Lighthouses: Beacons of the Sea
26 Jul 2013
Lighthouses have been used for centuries to aid in navigation, warning sailors of dangerous coastlines, shoals and reefs. They are the beacons of the sea that have, for the most part, been replaced by electronic navigational instruments. However, many lighthouses are still in operation and their lights shine bright through stormy seas and dangerous waters, their warm glow a signal of safety along the maritime path.
The lighthouses that line the coasts across the world stand tall and elicit a sense of safety, watching over the sea with a fearless strength. Many have been threatened by the eroding shorelines about which they serve to warn sailors.
One such lighthouse is the Cape Hatteras light on Hatteras Island in the Outer Banks of North Carolina. Standing 208 feet all, the Cape Hatteras light is the tallest in North America.
The Cape Hatteras light was constructed in 1802 to warn sailors of one of the most dangerous coastal areas, Diamond Shoals. This is an area of shallow sandbars that extends about 14 miles out into the ocean at Cape Hatteras. This area is dotted with vessels that line the ocean floor and is known as the Graveyard of the Atlantic.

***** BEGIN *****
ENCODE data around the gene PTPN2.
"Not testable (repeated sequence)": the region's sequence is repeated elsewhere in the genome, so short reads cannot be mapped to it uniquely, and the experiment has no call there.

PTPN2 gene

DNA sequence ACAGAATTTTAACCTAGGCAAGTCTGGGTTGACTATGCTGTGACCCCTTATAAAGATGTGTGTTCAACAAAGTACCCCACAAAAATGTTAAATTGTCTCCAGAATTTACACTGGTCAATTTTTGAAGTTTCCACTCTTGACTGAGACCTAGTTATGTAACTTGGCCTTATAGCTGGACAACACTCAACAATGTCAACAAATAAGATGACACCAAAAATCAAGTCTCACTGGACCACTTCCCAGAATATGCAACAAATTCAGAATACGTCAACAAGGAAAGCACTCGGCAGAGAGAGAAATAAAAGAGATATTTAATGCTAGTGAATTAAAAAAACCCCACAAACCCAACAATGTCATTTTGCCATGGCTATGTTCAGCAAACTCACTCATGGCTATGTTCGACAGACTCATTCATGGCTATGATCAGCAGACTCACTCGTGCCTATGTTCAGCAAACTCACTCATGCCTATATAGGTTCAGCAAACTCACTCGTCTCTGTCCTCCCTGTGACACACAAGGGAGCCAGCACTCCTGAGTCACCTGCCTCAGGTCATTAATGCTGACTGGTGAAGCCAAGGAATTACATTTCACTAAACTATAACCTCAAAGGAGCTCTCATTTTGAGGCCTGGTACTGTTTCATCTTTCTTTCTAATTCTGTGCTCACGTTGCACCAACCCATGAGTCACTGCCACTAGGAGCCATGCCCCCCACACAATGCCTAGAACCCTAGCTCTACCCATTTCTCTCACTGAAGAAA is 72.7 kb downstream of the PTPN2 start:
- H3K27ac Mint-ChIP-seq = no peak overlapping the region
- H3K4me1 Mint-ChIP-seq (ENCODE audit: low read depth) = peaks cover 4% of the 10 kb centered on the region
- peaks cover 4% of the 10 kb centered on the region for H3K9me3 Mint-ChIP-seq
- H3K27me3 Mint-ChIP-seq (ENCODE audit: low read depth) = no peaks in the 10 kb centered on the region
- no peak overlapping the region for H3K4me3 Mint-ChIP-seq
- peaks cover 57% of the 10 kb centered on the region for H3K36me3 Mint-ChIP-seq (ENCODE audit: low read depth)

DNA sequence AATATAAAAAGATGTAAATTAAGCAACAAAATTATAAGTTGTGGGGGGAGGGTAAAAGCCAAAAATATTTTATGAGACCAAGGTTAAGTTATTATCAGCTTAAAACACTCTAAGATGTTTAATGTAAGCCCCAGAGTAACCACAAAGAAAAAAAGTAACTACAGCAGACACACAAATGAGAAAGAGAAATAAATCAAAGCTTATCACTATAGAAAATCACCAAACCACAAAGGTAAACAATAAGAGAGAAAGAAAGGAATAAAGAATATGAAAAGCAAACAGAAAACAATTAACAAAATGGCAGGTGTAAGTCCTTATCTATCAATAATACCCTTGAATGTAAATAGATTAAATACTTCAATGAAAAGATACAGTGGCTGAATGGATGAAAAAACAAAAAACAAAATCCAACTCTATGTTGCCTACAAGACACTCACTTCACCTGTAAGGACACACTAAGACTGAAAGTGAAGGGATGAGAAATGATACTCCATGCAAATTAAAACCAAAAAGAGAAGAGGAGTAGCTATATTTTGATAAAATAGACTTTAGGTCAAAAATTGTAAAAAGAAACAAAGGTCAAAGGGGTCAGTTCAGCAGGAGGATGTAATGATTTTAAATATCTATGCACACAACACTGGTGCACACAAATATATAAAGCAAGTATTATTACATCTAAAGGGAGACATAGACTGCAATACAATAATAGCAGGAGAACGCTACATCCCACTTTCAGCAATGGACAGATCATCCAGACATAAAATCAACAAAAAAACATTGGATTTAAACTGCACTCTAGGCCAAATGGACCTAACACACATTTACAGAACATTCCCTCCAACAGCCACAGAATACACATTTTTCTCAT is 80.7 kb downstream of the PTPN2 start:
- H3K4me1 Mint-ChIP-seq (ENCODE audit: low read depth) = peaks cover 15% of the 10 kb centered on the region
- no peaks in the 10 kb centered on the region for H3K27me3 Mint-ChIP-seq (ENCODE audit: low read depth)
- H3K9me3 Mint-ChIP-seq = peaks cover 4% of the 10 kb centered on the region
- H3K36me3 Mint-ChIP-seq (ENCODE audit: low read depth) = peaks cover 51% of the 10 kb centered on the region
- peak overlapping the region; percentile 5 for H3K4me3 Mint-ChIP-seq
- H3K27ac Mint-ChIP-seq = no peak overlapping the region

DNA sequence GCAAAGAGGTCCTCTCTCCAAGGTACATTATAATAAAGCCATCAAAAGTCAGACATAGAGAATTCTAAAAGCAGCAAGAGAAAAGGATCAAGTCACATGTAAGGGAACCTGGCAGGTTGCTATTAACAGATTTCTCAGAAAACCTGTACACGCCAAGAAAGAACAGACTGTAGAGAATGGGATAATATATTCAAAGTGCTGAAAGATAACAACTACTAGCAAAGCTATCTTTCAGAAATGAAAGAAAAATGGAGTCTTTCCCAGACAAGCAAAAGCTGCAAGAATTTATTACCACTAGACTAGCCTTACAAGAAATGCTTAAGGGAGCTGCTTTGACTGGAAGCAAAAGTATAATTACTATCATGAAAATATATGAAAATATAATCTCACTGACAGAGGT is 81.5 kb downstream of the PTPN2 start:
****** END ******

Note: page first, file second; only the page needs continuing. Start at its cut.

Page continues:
During the Civil War, the lens and lantern of the light were destroyed. A new tower was constructed in 1870. In 1999 the 6,250-ton structure was moved to a new location, just 2,870 feet inland, to save it from tumbling into the ocean.
Lighthouses are the subject of much lore and legend. They remain a constant reminder of the treacherous seas and the sailors the lights protect. Though modern technology has taken navigation into a new realm, the lighthouse remains a prominent symbol of guardianship and as beacon of safe passage.
There is just something very special about lighthouses. The distinctive shape, reaching high into the sky; the lenses that rotate and shine out to sea for miles; the markings that grace their surfaces to distinguish them; but most of all, it is the safety they represent.
Next time you're in the area of a lighthouse, look up and take it in. These structures are landmarks to maritime history and have stories to tell.